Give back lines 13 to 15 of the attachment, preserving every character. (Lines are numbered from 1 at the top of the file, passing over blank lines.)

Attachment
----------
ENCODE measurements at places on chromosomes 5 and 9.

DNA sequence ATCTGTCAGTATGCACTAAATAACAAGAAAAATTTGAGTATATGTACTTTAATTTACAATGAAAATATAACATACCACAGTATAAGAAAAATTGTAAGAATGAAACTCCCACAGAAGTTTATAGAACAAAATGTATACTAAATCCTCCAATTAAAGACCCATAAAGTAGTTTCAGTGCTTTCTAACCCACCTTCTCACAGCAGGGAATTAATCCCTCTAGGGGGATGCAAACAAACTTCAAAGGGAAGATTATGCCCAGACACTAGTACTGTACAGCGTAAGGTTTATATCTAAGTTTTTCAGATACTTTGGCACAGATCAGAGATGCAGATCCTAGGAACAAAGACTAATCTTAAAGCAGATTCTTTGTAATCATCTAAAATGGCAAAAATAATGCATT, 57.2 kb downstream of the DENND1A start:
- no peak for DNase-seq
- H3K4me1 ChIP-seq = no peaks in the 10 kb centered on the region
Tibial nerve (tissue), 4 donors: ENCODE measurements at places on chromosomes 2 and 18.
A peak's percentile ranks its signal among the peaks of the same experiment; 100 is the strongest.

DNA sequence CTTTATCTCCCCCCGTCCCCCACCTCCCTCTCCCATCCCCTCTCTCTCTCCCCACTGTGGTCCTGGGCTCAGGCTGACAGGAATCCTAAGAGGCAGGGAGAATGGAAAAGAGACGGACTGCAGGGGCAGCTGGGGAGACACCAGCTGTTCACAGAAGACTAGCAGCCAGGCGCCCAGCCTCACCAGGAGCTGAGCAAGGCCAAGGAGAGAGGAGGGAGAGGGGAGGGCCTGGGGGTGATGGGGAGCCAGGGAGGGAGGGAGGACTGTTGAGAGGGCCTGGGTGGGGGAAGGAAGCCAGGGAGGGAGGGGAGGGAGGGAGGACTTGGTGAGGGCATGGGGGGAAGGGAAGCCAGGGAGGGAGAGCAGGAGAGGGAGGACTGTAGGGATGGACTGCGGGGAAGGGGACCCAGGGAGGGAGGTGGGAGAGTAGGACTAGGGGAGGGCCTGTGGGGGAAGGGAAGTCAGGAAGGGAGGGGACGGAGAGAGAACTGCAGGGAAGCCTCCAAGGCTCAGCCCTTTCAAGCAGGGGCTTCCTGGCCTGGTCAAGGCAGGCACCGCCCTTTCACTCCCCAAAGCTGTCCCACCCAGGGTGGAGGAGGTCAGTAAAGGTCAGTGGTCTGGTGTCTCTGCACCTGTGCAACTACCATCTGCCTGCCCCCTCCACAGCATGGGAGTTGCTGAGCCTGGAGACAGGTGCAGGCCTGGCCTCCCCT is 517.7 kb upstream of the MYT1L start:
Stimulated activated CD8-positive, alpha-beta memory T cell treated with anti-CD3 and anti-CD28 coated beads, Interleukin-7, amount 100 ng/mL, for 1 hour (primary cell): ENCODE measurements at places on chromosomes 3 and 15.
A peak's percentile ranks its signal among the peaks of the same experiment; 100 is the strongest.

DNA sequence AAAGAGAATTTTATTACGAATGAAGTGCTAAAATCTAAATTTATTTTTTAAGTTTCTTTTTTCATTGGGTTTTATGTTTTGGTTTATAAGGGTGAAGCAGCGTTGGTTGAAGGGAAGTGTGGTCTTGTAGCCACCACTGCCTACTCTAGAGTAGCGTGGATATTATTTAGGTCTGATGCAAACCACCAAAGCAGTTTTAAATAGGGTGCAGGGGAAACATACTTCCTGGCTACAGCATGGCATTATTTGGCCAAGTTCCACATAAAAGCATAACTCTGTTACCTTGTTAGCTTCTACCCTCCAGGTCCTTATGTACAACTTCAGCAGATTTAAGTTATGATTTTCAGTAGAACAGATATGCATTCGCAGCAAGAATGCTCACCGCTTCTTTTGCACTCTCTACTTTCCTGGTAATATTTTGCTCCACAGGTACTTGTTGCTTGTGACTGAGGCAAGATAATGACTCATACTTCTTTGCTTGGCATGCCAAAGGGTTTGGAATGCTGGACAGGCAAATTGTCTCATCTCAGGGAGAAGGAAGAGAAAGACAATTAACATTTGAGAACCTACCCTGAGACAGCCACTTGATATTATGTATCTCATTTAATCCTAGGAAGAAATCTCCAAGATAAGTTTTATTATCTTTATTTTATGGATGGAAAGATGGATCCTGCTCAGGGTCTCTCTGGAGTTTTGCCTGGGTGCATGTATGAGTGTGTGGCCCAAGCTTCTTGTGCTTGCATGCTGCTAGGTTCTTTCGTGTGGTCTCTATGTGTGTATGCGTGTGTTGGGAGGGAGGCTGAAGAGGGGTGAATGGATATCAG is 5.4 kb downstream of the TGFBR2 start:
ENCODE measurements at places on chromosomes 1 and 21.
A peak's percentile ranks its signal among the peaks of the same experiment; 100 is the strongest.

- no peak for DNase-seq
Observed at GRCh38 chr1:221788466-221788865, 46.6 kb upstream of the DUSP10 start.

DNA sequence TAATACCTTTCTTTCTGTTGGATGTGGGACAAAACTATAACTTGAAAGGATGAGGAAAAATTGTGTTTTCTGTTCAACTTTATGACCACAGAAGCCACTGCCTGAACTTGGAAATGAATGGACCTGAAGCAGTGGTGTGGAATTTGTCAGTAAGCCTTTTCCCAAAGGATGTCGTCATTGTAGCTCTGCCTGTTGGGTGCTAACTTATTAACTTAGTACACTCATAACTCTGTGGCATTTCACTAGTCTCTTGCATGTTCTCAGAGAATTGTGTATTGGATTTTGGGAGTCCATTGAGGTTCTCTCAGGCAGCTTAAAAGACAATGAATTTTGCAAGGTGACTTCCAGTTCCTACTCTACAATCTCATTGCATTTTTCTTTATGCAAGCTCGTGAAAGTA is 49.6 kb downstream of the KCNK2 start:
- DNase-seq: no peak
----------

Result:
- no peak for DNase-seq
Observed at GRCh38 chr1:221788466-221788865, 46.6 kb upstream of the DUSP10 start.

DNA sequence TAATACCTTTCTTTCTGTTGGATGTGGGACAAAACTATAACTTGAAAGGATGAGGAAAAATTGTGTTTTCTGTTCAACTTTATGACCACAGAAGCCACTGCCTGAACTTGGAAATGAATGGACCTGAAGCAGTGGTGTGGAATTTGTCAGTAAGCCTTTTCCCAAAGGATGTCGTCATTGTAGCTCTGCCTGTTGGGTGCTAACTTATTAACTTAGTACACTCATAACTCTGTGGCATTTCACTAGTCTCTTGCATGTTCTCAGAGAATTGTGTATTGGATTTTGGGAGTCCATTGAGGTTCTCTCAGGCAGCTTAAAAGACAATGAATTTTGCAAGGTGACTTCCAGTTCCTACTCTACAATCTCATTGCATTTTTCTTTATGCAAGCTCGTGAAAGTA is 49.6 kb downstream of the KCNK2 start: